FIG. 11 is a side view of a rotary reel contained in a rotary body structure in accordance with a fifth embodiment of the invention. FIGS. 12A and 12B illustrate the principle of stereoscopic imaging applied in the fifth embodiment of the invention.

In the fifth embodiment of the invention the columns or corrugations of the lenticular sheet T1 are oriented horizontally, as opposed to the vertical orientation of the columns or corrugations in the previous embodiments. Further, the stereoscopically processed composite picture T2 is processed so as to achieve a stereoscopic effect in the form of a vertical parallax when placed behind the lenticular sheet T1. Even further, the stereoscopically processed composite picture T2 comprises plural images of entirely distinct scenes, unlike the previous embodiments in which the composite picture comprised views of an identical scene as viewed from different angles. Combining this physical configuration with the rotation of the rotary reels 5, 6, and 7, an animation effect is achieved because the stereoscopically processed composite picture T2 can comprise images which vary in accordance with the variation of their vertical visual angle.

FIGS. 12A and 12B illustrate the principle that underlies this resulting animation effect. When the stereoscopically processed composite picture T2 arrives at the upper position of the lenticular sheet T1, for example, the player views a first image A by the action of the lenticular sheet T1 as shown in FIG. 12A. Following the rotation of the rotary reel, the visual angle at which the player views the stereoscopically processed composite picture T2 changes. When the stereoscopically processed composite picture T2 arrives at the lower position of the lenticular sheet T1, the player can view a second image B as shown in FIG. 12B. If the first and second images have a continuous relationship, an animation effect is achieved. For example, the first image might be a view of a rose bud, while the second image is a view of a rose in full bloom. The number of continuous images in this embodiment of the invention is not limited to two. The stereoscopically processed composite picture T2 may comprise more than two such continuous images such that an even finer animation is achieved. The multiple images may be views of a rose in gradual stages of bloom, for example, or may be of a volcano in stages of eruption.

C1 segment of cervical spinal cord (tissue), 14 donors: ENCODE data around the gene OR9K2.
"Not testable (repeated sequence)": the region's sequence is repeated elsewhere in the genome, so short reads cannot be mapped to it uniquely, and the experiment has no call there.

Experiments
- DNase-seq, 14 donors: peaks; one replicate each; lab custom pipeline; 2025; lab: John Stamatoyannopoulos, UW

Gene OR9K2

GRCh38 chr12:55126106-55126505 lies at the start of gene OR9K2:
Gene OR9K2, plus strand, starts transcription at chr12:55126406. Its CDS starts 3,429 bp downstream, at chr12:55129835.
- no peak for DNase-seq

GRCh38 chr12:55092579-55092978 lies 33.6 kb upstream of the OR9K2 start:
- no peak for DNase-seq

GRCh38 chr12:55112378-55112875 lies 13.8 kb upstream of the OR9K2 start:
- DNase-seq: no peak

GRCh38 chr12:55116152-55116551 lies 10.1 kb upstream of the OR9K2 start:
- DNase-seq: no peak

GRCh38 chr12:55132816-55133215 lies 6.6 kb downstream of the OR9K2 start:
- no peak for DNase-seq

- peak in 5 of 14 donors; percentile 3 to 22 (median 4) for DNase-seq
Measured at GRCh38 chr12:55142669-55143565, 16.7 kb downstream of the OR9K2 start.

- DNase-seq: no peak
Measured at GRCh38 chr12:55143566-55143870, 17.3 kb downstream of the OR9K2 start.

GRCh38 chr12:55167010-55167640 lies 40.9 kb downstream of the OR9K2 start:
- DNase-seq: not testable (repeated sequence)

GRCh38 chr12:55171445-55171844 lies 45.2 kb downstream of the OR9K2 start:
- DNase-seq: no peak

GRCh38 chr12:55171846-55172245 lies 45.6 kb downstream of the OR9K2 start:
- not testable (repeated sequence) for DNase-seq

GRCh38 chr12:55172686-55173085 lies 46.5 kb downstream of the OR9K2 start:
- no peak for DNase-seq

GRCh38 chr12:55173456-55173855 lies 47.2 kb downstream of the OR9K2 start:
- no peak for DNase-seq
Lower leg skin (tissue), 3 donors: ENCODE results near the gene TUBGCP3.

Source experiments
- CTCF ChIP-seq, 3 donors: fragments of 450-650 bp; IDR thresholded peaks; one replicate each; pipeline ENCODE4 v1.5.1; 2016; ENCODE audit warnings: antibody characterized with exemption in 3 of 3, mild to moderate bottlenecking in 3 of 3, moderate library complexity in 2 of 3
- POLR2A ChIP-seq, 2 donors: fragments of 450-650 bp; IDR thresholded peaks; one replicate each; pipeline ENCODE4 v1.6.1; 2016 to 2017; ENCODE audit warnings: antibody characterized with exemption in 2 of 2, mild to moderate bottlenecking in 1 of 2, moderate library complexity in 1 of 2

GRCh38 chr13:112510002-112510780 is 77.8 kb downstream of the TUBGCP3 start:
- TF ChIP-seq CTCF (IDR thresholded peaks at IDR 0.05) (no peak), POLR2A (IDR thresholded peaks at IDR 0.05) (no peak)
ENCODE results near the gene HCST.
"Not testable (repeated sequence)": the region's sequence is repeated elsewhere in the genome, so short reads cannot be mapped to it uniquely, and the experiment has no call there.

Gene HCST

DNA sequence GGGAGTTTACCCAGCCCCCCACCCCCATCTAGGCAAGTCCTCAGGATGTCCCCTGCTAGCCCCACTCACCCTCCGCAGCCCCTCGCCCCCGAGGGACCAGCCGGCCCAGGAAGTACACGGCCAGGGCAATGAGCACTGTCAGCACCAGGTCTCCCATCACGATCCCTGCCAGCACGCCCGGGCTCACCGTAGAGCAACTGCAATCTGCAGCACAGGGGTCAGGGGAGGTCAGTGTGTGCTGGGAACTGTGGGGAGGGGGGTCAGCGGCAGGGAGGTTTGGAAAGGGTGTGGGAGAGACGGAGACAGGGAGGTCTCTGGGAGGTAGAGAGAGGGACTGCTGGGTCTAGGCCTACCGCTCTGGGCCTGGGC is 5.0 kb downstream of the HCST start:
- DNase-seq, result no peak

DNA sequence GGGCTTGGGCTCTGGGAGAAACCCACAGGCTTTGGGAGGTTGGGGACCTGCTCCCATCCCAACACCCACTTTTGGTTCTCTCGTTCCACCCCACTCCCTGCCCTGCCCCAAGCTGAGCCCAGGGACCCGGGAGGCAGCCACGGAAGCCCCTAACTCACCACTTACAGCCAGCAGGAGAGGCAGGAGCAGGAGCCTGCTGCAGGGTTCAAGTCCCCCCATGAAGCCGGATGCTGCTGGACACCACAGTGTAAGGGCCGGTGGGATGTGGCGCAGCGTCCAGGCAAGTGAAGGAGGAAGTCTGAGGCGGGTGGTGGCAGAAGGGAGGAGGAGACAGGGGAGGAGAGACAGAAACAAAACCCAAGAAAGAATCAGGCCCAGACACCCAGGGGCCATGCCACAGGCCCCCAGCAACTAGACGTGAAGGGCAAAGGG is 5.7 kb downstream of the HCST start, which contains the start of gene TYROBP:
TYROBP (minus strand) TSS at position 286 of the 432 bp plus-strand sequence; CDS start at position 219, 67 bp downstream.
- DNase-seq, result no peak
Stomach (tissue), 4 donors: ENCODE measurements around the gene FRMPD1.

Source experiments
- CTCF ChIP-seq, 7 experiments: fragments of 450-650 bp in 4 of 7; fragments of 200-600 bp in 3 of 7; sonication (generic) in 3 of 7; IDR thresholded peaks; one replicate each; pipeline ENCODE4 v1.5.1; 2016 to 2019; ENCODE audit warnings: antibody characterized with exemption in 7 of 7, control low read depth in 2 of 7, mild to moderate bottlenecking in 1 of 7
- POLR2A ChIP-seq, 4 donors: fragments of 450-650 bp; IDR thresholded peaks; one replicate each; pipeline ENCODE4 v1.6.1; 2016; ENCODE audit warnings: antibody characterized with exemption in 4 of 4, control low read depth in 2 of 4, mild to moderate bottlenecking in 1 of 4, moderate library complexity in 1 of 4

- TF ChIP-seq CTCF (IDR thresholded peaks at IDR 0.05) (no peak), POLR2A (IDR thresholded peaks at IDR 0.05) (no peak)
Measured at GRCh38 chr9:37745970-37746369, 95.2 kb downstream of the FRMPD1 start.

In this embodiment of the invention the player's expectation is intensified and the amusement of the game is improved through the appearance of the specially processed symbols T during the rotation of the rotary reel. Since these symbols are more conspicuous than the other symbols, the player is impressed with the apparent existence of a much larger number of symbols than are actually spatially contained on the periphery of the rotary reel. Further, a near-miss effect can be attained according to this embodiment of the invention, and the player feels optimistic even if the symbols ultimately appear as a part of a non-prize-winning combination.

FIG. 13 is a perspective view of a rotary body structure in accordance with a sixth embodiment of the present invention. FIG. 14 is a side view of a rotary reel contained in the rotary body structure of FIG. 13. FIG. 15 illustrates a block diagram of a control circuit K1 which is applicable to the gaming device of the sixth embodiment of this invention. The invention according to the sixth embodiment is similar to the invention according to the second embodiment with some differences.

As shown in FIGS. 13 and 14, the rotary reel structure is such that a mask member M formed of a light shielding material is disposed at the back side of a semi-transparent reel tape R. The mask member M is partially provided with an opening H, and the reel tape R is affixed around the rotary reel. The openings H are provided in order to back-light the special symbols L. The reel tape R is a transparent reel tape which has been subjected to a light-transmissible print treatment. This reel tape can be formed at low cost by first printing symbols on the back surface of transparent tape material with a light-transmissible color ink, then printing a background with a light-transmissible white ink, and finally removing a special symbol area to conduct a light-shielding mask process using a silver print.